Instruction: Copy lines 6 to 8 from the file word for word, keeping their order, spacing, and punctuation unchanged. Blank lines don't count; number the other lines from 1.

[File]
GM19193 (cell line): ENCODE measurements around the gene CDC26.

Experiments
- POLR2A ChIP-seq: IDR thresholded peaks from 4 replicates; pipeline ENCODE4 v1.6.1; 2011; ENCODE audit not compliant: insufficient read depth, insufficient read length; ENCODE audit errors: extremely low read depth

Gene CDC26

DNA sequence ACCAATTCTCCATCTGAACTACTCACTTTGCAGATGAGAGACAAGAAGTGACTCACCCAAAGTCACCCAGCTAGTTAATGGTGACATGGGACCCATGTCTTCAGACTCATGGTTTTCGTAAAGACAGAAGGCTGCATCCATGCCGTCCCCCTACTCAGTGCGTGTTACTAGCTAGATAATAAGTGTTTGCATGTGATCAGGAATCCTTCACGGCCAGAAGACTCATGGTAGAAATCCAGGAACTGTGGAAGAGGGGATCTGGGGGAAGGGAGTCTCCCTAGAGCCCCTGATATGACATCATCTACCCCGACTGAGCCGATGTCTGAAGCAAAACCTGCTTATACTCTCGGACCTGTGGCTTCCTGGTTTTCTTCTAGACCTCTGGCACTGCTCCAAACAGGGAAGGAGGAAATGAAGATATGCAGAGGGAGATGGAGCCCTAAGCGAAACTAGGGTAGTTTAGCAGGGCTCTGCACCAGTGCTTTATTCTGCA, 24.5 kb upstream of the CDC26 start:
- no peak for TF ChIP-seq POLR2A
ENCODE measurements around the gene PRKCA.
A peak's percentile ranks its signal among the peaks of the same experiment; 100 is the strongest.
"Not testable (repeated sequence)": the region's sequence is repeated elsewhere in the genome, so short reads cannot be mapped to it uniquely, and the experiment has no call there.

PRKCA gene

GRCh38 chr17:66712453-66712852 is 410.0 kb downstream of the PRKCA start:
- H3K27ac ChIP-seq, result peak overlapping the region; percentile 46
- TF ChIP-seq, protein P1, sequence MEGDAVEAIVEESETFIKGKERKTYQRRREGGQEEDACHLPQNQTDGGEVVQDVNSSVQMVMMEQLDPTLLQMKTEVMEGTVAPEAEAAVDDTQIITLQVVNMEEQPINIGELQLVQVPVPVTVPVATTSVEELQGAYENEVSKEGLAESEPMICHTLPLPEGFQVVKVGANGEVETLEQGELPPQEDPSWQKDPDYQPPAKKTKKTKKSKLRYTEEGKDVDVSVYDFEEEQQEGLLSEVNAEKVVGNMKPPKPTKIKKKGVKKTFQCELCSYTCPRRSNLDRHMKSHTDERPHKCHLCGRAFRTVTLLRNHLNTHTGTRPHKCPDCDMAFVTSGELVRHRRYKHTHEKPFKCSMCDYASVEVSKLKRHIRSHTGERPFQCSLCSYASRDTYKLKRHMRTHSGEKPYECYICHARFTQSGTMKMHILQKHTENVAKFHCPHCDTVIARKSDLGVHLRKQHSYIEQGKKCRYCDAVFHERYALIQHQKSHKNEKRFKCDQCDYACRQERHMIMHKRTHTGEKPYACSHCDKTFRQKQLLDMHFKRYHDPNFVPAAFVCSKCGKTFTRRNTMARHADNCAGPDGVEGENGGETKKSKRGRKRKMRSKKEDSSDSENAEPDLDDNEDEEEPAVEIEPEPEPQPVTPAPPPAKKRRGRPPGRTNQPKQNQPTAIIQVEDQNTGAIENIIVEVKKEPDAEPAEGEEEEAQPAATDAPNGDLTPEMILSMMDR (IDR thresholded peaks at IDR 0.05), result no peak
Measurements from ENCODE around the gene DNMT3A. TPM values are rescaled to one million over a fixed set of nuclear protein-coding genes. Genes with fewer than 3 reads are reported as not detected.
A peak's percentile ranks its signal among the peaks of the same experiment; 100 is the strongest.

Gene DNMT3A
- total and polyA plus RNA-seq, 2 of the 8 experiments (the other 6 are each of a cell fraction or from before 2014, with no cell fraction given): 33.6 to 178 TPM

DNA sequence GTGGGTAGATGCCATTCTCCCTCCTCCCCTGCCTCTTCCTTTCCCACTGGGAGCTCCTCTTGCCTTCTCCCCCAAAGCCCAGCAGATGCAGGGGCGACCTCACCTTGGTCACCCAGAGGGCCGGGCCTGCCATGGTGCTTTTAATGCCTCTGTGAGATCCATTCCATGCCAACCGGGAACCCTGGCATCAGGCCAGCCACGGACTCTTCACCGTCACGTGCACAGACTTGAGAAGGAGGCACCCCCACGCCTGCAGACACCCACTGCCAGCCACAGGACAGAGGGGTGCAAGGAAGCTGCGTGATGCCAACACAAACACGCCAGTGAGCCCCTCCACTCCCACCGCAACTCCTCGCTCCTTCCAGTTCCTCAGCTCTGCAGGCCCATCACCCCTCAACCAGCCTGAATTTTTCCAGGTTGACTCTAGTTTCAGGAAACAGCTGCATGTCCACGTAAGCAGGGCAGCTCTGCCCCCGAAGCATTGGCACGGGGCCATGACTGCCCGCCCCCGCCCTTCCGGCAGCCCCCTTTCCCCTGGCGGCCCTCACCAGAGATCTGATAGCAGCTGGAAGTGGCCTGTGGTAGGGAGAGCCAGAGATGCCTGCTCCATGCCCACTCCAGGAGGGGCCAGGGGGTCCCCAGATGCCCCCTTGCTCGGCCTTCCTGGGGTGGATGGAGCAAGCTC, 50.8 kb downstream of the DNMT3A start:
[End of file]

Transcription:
- no peak for TF ChIP-seq POLR2A
ENCODE measurements around the gene PRKCA.
A peak's percentile ranks its signal among the peaks of the same experiment; 100 is the strongest.